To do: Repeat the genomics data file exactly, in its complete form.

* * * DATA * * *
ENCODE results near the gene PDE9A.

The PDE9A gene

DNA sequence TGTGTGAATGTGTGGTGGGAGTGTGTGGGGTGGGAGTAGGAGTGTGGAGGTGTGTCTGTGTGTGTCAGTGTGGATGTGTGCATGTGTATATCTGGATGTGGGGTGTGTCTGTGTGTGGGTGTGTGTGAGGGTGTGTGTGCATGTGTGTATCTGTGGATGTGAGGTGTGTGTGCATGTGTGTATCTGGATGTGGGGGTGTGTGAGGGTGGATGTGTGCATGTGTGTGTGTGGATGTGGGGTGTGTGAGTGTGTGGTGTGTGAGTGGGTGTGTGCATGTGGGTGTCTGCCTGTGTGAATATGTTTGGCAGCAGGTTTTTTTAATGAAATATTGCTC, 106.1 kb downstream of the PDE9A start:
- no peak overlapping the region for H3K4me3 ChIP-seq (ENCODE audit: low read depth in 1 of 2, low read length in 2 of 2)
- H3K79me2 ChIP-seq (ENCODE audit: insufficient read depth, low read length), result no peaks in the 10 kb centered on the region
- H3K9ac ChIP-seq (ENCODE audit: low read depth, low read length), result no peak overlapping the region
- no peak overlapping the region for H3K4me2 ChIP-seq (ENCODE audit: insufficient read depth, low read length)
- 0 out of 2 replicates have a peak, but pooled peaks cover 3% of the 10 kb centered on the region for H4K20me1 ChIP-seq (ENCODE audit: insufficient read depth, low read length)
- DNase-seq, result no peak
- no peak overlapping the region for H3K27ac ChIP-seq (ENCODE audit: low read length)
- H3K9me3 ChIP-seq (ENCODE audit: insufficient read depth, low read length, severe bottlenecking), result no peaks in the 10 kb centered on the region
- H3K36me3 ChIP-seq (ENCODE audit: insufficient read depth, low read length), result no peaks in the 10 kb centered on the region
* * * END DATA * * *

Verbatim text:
ENCODE results near the gene PDE9A.

The PDE9A gene

DNA sequence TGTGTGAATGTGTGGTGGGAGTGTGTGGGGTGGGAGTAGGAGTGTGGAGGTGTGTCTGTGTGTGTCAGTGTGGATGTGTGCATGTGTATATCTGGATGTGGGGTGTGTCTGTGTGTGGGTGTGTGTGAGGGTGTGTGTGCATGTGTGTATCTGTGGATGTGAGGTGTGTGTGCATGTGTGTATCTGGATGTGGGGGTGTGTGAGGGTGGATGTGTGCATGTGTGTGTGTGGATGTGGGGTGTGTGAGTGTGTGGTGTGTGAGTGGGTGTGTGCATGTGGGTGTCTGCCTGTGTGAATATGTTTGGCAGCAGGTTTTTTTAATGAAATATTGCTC, 106.1 kb downstream of the PDE9A start:
- no peak overlapping the region for H3K4me3 ChIP-seq (ENCODE audit: low read depth in 1 of 2, low read length in 2 of 2)
- H3K79me2 ChIP-seq (ENCODE audit: insufficient read depth, low read length), result no peaks in the 10 kb centered on the region
- H3K9ac ChIP-seq (ENCODE audit: low read depth, low read length), result no peak overlapping the region
- no peak overlapping the region for H3K4me2 ChIP-seq (ENCODE audit: insufficient read depth, low read length)
- 0 out of 2 replicates have a peak, but pooled peaks cover 3% of the 10 kb centered on the region for H4K20me1 ChIP-seq (ENCODE audit: insufficient read depth, low read length)
- DNase-seq, result no peak
- no peak overlapping the region for H3K27ac ChIP-seq (ENCODE audit: low read length)
- H3K9me3 ChIP-seq (ENCODE audit: insufficient read depth, low read length, severe bottlenecking), result no peaks in the 10 kb centered on the region
- H3K36me3 ChIP-seq (ENCODE audit: insufficient read depth, low read length), result no peaks in the 10 kb centered on the region